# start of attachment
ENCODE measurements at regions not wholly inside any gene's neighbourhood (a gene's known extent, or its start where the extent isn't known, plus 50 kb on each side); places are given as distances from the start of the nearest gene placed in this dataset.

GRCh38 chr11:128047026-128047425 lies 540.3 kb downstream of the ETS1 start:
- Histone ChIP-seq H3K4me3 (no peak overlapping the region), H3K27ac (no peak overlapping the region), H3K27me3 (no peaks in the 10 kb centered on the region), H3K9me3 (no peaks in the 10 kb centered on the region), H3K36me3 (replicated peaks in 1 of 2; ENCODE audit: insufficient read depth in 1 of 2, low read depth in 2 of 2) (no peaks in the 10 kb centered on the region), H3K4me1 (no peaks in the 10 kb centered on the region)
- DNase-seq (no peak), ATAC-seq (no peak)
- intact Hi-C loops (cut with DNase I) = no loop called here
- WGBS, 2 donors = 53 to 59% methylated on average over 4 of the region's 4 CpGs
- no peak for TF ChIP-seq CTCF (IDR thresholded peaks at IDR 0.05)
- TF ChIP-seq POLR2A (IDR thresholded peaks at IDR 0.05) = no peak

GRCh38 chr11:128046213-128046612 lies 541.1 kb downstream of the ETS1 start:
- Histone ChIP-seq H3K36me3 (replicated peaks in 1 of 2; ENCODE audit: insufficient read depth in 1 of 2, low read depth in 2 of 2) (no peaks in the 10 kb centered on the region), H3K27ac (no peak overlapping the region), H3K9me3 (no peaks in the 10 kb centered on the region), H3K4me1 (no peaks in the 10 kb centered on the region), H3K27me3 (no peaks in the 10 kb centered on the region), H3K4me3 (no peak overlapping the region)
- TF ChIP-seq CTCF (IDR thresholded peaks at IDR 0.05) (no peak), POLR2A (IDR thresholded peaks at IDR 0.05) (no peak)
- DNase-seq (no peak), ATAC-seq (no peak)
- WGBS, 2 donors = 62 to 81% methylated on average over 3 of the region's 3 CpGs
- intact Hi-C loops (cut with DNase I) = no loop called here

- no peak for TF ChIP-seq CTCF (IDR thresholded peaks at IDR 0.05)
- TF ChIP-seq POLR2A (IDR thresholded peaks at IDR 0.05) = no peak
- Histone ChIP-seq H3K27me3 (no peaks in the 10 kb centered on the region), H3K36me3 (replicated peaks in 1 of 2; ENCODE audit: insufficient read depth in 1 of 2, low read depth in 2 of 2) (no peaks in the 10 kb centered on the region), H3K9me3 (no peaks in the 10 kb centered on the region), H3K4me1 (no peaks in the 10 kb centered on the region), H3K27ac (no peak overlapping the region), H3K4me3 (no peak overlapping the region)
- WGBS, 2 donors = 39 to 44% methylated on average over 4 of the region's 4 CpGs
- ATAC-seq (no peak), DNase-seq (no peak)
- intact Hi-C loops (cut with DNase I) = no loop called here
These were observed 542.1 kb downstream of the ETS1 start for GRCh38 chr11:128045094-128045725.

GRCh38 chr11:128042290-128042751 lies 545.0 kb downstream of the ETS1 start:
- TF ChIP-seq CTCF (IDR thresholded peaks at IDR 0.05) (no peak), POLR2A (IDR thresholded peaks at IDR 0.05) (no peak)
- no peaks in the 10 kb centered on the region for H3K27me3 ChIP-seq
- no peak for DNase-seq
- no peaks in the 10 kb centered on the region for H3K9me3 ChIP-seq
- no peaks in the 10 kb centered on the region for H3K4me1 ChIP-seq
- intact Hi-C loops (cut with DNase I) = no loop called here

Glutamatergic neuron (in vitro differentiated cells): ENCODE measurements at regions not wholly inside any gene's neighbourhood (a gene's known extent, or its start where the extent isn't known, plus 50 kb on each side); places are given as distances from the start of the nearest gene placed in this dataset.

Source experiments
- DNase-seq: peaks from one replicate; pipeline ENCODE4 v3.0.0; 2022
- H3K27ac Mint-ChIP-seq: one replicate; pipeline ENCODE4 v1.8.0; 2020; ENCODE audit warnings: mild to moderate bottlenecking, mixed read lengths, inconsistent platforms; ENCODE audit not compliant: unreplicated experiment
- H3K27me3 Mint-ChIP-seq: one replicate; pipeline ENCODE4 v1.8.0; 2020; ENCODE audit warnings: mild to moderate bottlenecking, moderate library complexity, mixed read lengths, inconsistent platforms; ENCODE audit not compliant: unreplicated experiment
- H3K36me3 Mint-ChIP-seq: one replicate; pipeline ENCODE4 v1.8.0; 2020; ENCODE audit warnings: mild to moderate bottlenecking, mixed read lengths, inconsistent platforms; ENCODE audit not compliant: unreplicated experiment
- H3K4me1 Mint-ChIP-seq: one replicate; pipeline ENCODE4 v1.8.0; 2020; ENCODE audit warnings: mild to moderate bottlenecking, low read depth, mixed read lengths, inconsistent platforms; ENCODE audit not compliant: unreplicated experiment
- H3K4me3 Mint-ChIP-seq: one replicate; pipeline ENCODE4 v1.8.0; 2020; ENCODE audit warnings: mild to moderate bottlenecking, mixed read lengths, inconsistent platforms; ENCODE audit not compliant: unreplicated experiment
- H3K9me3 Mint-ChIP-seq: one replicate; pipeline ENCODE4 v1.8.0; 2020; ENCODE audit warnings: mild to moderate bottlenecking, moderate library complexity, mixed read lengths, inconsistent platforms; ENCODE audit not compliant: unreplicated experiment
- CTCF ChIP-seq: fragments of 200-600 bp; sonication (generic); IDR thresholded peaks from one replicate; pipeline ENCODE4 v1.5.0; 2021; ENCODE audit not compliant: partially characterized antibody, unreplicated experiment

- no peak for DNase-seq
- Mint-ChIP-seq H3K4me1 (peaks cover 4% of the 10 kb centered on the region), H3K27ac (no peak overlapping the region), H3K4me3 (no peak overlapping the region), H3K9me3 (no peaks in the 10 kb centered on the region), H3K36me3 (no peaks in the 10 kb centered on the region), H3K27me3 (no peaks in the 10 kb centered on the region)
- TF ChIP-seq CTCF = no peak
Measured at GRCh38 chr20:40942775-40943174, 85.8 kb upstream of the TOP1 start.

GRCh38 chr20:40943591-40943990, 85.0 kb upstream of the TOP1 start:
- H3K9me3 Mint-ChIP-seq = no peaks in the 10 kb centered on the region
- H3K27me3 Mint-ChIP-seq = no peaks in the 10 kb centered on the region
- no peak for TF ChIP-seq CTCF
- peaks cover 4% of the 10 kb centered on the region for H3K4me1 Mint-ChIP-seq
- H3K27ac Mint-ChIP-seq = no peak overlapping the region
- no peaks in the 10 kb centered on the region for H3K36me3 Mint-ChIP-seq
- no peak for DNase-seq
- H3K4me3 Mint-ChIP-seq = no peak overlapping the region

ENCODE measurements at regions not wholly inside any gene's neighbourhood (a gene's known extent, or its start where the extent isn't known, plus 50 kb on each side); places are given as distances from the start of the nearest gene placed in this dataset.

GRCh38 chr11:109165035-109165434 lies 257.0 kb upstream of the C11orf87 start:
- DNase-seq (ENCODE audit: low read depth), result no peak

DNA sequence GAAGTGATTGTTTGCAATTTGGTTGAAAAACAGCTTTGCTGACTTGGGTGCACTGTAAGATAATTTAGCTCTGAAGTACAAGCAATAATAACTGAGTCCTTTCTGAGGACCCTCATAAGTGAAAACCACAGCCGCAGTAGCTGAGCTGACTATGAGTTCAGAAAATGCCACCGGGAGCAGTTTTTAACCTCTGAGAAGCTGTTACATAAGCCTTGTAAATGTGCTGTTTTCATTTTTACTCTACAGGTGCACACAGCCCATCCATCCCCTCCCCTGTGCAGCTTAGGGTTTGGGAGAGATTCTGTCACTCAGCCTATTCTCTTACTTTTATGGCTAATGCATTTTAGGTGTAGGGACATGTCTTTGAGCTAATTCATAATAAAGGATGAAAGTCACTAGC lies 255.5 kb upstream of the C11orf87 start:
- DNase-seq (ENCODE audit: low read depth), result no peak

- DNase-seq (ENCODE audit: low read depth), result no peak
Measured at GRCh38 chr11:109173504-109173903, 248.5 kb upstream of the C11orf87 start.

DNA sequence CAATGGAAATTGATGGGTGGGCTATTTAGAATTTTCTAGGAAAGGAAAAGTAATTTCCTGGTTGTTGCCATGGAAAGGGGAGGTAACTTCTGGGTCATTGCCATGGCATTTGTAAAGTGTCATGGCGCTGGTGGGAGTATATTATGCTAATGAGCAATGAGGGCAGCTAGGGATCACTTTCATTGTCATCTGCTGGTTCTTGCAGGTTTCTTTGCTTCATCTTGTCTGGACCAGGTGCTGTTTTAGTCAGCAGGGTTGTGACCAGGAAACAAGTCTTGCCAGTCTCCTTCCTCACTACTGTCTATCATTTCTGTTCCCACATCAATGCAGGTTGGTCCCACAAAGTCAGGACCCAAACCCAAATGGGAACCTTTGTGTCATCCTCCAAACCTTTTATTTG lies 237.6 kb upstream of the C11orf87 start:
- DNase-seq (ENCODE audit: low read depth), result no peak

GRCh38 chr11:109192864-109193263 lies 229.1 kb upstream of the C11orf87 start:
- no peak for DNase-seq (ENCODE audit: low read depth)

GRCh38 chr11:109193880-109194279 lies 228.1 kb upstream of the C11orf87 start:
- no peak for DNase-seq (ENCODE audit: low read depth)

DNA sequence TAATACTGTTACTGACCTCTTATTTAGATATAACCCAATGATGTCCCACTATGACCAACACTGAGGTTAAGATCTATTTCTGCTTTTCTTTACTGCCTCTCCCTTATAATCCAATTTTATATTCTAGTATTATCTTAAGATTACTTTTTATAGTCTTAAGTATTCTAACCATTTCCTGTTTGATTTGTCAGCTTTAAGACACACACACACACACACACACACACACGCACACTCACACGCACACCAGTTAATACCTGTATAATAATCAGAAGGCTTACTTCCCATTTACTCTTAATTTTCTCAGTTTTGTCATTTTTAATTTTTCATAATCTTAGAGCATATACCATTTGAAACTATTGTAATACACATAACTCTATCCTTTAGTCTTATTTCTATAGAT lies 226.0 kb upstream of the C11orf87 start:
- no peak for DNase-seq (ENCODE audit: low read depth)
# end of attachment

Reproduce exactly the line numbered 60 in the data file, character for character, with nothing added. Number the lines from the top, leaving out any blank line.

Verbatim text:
- DNase-seq (ENCODE audit: low read depth), result no peak